Thanks for another great interview, Serena!

Mari said...

No need to enter in the drawing - my BC is reading Cathy's book early next year. Thanks for this post!

Author's like Cathy contribute so much to BC's.

bermudaonion said...

Great interview! I find it fascinating that she holds degrees in science and chooses to write books. No need to enter me.

stacybuckeye said...

I always love to see what writers read. It gives me a little insight. I'd love to be entered in this giveaway.
stacybooks at yahoo

Jeannie said...

Welcome, Ms. Buchanan! :D

What a great interview. I am always interested in what authors read. And this book sounds like it has a lot of depth. Very intriguing!

Thank you Serena and Ms. Buchanan.

P.S. No need to enter me. I am trying to stick to Kindle books or checking books out at the library.

Pam said...

I found it interesting that she found herself "disgraced" in English and then became a writer!

melacan at hotmail dot com

Pam said...

commented on your review

melacan at hotmail dot com

Cathy Marie Buchanan said...

Thanks for hosting the Q&A, Serena. I'm stil a terible speler.

Linda said...

I'm fascinated by the fact that this book is based on a real person. And tho't it interesting that the author mentioned a book I read recently (Boy in the Striped Pajamas) and I also enjoyed it. I commented on the review of this book that I like books about Buffalo because of a family connection. Please enter me in the giveaway.
lcbrower40(at)gmail(dot)com

holdenj said...

I thought it was interesting that she added mock newspaper interviews. I'm sure there was a frenzy with the press back when it all opened up.

I also posted on your review article.
Thanks for the chance to win!
JHolden955(at)gmail(dot)com

Tomer said...

> deducted for spelling mistakes on
> high school English exams. When it
> came time to head
BTW, on this topic, there is a good spell check program Spell Check Anywhere (SpellCheckAnywhere.Com). It works in all programs.

Anna said...

What a great interview! I'm looking forward to reading this book. No need to enter me, as I already have a copy, but I added the giveaway to my sidebar anyway. :)

--Anna
Diary of an Eccentric

Anonymous said...

I enjoyed the fact that Cathy Marie Buchanan was born and bred in the Niagra Falls area.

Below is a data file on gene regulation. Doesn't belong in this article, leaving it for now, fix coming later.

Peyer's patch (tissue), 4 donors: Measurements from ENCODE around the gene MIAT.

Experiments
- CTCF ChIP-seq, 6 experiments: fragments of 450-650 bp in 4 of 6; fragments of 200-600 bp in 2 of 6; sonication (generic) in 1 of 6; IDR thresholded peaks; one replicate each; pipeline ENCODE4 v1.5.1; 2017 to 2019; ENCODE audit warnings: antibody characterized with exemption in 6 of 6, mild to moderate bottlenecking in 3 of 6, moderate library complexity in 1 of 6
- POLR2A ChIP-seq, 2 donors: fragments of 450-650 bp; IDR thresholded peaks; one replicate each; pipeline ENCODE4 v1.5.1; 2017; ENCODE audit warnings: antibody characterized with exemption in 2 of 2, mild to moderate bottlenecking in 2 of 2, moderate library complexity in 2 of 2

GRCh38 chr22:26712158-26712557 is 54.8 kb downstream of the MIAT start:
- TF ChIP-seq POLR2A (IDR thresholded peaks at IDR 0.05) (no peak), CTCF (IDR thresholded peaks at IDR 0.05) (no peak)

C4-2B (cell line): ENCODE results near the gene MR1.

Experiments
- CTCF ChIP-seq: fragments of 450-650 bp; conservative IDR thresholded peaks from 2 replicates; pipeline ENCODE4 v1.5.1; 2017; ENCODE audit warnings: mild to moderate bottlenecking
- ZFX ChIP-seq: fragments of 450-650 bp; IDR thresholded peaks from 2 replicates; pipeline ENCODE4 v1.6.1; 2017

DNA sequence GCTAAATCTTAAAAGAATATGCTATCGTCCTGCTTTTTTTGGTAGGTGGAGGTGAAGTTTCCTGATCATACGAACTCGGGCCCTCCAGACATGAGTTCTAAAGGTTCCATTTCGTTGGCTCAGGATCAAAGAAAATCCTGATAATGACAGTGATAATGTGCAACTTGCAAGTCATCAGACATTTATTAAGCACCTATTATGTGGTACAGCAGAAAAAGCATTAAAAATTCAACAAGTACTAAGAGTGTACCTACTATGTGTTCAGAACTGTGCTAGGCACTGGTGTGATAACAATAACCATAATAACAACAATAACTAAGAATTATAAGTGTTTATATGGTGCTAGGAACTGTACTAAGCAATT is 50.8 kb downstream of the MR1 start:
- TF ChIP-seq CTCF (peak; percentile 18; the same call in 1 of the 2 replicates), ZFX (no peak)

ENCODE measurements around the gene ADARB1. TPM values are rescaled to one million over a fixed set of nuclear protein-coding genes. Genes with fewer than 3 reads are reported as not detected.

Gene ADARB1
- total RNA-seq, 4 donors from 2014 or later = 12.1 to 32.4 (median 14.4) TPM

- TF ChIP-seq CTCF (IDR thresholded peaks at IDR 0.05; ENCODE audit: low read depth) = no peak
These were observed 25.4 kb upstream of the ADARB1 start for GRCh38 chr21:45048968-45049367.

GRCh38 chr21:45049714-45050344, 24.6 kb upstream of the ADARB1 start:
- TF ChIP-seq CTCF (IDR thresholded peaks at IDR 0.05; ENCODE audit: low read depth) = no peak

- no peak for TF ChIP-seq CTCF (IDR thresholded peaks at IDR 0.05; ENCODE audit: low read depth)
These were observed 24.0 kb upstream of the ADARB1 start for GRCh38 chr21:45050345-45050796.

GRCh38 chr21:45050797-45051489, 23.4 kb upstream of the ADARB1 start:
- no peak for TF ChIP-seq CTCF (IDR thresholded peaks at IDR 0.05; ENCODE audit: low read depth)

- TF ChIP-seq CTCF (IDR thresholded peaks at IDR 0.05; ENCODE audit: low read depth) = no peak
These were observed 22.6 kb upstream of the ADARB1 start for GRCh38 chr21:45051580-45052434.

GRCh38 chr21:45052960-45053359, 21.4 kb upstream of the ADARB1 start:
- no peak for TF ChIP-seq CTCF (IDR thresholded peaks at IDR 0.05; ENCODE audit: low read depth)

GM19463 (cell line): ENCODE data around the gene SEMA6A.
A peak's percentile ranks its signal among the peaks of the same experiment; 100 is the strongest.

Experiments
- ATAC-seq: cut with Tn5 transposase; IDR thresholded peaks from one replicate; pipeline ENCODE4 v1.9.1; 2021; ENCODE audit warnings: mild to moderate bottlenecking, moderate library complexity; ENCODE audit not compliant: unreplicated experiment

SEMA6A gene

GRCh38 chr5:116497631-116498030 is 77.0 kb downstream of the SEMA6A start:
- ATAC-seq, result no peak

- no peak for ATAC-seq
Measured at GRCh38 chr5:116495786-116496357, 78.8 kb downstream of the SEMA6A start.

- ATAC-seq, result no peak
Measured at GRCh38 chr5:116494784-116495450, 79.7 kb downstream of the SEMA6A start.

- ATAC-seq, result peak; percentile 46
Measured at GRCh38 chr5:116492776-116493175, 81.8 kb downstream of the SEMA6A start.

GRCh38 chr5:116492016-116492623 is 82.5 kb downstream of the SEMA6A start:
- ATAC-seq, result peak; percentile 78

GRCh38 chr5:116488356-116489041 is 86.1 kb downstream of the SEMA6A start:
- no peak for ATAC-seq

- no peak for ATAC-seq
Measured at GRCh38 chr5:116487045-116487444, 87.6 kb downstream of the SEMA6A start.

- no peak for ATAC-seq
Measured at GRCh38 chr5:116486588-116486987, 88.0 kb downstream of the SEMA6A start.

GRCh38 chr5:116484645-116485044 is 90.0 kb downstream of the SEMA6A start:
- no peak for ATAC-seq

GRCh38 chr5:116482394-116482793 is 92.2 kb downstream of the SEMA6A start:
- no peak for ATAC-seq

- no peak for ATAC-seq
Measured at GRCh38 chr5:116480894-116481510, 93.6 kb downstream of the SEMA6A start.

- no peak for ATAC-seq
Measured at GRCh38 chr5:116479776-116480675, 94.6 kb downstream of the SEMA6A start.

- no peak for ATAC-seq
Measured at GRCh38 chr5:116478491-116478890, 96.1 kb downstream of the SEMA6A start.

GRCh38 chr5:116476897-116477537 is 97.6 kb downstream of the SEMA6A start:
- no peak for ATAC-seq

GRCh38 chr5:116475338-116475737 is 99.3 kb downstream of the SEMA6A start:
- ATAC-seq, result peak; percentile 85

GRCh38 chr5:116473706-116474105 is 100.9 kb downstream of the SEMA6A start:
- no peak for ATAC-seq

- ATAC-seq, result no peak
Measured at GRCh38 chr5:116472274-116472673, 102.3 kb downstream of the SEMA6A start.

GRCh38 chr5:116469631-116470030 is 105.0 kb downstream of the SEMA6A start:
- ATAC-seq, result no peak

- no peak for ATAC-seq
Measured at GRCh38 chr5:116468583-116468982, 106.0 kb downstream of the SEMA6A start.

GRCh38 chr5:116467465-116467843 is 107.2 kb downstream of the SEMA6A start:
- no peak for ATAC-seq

a great interview.

please count me in.

karen k
kmkuka(at)yahoo(dot)com

Bridget said...

Just blogged about this on Win A Book. No need to enter me.

Tam @ Bailey's and Books said...

I always like to see what other writers are reading and was struck by her thoughts on Olive Kitteridge.

Please enter me for your giveaway - baileysandbooks at gmail dot com.

Thanks!

Amanda said...

Great interview! I love the part where she avoided writing in college...and now she's an author. Too funny. I look forward to reading this and love that there are newspaper articles included. The history is a major part of why I want to read it.

Thanks!

nycbookgirl at gmail dot com

Strangelove said...

Being a Chemical engineer myself with a love for writing, her words on her "career path" really spoke to me!

carlos_durao AT hotmail DOT com

pippirose said...

Great interview!
I always like knowing what writers themselves read.
:o)
pippirose59 at gmail dot com

Marjorie said...

I am a new follower and would like to be included in this giveaway.

cenya2 at hotmail dot com

J.T. Oldfield said...

The most interesting thing to me was the part about why she included the newspaper clippings at the suggestion of her editor.

I follow you on Google Reader and Tweeted about this!

j.t.oldfield[at]gmail.com

Edu Chico said...

I liked the way she revealed a little bit about the cooperative process with the editor.
;)

educhico AT gmail DOT com

Maria D said...

Definetly will have to say the reading recommendations she gives.

dr.strangelove.vs.citizen.kane
AT
gmail.com

Jafantunes said...

The promise of a novel around the 1880s Paris Opera is the best of this interview.
The ambiance should be great!
I hope she writes it soon enough!

o_rei_de_havana AT hotmail DOT com

Nancye said...

I think it's kind of funny/cool that the author use to not spell very well.

nancyecdavis AT bellsouth DOT net